Interest in Obama's plan to fight opioid abuse

Posted at 8:36 PM, Mar 29, 2016

Members of the Martin County Sheriff's Office Narcotics Unit look on with interest Tuesday afternoon as President Barack Obama unveils his plan to fight opioid abuse.

"This is a non-partisan issue.  It's an epidemic that's affected so many families in America today," said Sheriff William Snyder.

There were 18 overdose deaths in Martin County in 2015.

In one bust last summer, the Sheriff's office made 26 arrests and confiscated 700 doses of heroin.

"Pills are getting harder to come by.  The pills are more expensive, so these guys are turning to heroin now," said Detective Jason Pickering.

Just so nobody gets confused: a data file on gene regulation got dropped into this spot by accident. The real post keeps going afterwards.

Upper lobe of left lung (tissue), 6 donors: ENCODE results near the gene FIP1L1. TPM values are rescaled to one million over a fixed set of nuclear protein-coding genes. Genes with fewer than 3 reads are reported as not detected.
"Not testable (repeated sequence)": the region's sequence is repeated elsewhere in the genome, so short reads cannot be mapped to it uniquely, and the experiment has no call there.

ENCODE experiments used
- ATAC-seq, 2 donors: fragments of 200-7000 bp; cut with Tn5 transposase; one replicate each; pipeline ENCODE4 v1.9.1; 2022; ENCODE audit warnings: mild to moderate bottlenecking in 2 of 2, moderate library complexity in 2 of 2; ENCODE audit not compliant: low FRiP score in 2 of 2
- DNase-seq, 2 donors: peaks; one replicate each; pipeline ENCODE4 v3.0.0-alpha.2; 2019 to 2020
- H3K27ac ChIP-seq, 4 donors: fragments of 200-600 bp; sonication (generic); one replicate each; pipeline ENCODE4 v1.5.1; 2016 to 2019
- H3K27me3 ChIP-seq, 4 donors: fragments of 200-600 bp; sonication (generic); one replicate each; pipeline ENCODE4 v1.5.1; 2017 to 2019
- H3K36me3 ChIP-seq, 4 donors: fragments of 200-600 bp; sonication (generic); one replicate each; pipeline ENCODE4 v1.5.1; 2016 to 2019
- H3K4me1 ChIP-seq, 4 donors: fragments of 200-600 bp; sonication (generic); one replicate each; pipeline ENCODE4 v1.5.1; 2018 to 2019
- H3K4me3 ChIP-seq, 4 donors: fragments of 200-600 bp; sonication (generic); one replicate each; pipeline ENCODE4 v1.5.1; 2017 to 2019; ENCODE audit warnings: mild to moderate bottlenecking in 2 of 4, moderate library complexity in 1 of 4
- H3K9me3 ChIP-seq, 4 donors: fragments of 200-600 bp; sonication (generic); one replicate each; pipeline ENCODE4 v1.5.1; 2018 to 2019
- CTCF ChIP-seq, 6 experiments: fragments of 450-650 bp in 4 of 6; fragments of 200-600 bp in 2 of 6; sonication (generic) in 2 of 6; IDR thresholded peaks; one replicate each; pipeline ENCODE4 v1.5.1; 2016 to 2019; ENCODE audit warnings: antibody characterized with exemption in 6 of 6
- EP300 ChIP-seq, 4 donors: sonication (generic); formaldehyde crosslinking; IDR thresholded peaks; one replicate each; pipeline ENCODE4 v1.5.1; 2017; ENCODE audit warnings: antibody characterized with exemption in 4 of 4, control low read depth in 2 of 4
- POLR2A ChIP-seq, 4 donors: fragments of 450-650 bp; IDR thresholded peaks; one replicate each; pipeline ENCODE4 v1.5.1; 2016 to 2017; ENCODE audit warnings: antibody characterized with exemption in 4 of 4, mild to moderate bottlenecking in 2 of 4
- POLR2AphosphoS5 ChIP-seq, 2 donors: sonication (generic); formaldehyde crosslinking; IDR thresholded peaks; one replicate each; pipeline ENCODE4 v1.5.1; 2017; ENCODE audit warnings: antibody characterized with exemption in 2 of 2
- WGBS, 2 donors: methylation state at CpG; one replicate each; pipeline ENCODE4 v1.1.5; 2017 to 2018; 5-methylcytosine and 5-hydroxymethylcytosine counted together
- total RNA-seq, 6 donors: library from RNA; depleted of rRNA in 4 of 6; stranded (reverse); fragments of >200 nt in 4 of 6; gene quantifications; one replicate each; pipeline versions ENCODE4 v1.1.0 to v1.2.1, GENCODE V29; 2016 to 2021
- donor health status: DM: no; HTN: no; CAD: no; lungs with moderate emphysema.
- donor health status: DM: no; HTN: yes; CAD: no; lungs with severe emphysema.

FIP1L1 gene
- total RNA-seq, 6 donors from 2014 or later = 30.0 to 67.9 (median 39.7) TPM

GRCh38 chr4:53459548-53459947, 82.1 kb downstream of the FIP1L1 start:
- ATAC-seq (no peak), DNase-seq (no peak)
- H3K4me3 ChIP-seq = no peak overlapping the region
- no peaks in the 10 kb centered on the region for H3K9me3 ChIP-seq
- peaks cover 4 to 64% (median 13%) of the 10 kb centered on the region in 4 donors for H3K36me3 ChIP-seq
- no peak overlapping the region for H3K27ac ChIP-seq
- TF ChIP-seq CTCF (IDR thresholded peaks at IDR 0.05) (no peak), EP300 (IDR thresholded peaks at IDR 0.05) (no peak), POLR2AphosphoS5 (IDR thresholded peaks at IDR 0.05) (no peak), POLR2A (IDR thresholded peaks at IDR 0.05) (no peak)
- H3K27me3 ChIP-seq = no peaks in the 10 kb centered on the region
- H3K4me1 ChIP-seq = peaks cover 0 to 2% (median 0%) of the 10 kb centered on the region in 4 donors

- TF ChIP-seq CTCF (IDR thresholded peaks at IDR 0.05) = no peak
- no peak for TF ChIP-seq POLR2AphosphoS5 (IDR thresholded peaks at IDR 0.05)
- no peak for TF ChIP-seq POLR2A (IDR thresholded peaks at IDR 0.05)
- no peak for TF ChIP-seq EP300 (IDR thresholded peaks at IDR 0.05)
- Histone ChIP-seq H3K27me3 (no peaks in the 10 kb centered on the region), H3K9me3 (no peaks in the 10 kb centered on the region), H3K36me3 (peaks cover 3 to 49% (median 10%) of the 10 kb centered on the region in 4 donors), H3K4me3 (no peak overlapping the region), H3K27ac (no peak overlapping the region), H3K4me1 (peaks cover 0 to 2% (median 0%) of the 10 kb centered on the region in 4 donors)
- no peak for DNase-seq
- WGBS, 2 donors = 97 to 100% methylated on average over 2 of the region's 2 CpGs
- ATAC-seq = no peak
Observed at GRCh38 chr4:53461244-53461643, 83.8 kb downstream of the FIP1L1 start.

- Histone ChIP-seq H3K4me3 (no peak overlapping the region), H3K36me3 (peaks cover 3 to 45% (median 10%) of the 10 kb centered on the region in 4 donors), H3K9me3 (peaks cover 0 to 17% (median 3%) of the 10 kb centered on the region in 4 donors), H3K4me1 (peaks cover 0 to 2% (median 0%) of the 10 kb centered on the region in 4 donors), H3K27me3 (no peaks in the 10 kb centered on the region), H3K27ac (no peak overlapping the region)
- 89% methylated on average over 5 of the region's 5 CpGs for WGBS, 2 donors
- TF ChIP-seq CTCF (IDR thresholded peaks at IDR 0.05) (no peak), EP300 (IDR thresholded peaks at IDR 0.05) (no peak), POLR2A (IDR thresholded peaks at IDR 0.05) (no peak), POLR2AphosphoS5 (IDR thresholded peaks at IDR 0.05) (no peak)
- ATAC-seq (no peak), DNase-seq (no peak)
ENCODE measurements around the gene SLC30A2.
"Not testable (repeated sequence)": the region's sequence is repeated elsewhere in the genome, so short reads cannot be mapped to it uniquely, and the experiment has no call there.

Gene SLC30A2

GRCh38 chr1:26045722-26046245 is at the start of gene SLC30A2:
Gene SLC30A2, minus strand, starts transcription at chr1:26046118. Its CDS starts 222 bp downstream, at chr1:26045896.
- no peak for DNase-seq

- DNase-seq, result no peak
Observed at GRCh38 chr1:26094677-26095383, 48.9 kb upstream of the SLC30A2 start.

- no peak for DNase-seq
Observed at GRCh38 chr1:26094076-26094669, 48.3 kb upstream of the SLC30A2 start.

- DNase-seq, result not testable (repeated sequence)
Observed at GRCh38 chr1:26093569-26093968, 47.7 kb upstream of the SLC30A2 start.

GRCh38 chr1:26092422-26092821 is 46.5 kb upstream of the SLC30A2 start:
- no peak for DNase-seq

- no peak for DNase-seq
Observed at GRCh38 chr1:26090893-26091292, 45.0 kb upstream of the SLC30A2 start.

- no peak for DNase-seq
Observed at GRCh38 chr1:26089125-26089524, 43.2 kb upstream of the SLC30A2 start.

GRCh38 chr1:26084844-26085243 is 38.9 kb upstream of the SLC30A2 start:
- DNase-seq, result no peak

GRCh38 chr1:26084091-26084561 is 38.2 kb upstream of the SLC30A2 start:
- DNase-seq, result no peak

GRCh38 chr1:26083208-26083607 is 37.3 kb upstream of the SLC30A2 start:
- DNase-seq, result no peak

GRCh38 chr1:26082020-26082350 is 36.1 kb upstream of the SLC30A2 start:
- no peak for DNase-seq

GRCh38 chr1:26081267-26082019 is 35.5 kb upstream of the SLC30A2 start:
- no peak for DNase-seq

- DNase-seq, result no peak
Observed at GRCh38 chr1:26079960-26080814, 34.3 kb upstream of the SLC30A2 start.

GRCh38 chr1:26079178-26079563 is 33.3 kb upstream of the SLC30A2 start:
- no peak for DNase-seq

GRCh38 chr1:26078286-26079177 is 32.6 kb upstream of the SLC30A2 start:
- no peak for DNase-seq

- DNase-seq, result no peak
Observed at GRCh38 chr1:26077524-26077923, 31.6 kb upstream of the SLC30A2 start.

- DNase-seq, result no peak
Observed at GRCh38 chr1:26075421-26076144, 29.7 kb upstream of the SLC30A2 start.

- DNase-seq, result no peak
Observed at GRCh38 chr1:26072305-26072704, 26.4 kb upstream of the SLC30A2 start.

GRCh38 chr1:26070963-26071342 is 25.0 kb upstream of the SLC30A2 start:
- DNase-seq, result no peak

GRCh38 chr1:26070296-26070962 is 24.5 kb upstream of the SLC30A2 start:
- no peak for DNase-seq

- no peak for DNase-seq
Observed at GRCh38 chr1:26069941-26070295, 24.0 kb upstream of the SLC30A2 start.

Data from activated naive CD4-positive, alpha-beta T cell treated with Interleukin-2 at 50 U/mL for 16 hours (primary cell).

The president talked about expanding access to substance abuse treatment providers Tuesday.  While local law enforcement is behind that, there are some concerns.

"Our problem that we see is that these drugs also have a street value," said Detective Leonard DeBellis.

Sheriff Snyder hopes the president's plan to get people the help they need will help his office in more ways than one.

"Add into the burden we carry on the mental health front.  That is a disproportionate amount of all of our efforts that we expend at the Sheriff's Office," said Snyder.